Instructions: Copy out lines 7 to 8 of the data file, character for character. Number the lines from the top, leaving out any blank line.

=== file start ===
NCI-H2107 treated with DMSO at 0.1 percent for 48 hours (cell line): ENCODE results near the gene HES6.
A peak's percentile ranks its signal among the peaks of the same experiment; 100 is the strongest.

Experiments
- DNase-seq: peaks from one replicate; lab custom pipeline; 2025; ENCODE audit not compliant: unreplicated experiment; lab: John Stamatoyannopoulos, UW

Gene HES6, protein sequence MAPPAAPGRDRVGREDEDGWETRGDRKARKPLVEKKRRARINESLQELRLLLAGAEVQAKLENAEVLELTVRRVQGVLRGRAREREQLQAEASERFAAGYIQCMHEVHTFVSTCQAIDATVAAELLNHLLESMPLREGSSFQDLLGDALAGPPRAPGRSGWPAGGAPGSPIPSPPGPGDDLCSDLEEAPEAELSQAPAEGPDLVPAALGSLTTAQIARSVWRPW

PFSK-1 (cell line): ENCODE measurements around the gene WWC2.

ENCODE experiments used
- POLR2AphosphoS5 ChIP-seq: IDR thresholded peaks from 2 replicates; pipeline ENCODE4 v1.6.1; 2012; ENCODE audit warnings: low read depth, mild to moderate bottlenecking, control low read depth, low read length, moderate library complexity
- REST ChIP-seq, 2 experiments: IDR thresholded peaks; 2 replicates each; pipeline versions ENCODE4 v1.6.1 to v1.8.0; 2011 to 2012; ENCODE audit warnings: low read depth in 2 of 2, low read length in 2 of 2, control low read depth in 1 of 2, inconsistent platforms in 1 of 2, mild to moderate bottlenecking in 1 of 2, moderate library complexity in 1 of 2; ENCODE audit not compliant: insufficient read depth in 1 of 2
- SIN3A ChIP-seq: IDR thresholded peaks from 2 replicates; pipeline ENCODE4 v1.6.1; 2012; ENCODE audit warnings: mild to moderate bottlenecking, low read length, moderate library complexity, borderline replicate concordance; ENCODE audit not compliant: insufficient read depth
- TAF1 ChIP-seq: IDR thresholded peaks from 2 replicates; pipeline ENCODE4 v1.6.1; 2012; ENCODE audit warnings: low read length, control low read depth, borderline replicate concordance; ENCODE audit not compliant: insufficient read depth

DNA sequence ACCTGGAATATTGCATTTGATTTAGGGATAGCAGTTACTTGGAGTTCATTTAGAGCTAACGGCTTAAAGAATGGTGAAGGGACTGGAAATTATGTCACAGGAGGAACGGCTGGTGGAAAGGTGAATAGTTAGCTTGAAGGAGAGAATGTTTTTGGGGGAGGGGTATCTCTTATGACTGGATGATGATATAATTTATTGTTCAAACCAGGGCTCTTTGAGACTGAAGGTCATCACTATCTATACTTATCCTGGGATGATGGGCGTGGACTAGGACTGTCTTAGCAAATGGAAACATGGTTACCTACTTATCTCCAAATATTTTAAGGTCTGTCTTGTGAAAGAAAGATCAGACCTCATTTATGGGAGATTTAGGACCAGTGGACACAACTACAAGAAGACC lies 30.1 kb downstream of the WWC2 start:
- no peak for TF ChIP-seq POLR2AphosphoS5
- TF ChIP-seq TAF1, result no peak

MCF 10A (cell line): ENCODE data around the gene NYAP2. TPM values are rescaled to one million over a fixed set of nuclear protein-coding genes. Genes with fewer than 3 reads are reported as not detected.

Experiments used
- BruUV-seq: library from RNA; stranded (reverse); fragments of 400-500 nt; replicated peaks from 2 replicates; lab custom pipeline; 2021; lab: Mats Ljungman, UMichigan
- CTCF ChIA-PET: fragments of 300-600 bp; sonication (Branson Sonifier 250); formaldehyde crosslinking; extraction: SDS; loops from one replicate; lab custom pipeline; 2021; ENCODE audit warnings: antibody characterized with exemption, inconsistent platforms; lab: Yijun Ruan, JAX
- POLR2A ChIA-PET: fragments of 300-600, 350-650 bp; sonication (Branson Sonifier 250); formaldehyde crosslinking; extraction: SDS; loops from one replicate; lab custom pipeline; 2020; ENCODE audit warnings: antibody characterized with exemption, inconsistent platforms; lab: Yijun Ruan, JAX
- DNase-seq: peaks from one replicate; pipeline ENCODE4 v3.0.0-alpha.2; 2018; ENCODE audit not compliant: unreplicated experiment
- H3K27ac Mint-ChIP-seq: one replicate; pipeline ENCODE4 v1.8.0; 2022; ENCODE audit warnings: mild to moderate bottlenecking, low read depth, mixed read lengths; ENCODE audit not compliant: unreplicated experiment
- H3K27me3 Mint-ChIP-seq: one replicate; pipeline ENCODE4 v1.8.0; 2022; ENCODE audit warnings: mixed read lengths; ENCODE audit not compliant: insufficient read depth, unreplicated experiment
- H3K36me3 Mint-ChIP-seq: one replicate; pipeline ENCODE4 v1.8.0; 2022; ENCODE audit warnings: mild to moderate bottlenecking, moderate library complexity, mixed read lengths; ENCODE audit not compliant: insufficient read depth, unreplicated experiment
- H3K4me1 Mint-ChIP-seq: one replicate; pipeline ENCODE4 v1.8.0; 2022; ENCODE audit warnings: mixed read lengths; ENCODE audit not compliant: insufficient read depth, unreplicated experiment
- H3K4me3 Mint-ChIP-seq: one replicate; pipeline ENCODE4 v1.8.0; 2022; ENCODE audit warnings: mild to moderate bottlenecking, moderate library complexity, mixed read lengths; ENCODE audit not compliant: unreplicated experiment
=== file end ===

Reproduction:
ENCODE experiments used
- POLR2AphosphoS5 ChIP-seq: IDR thresholded peaks from 2 replicates; pipeline ENCODE4 v1.6.1; 2012; ENCODE audit warnings: low read depth, mild to moderate bottlenecking, control low read depth, low read length, moderate library complexity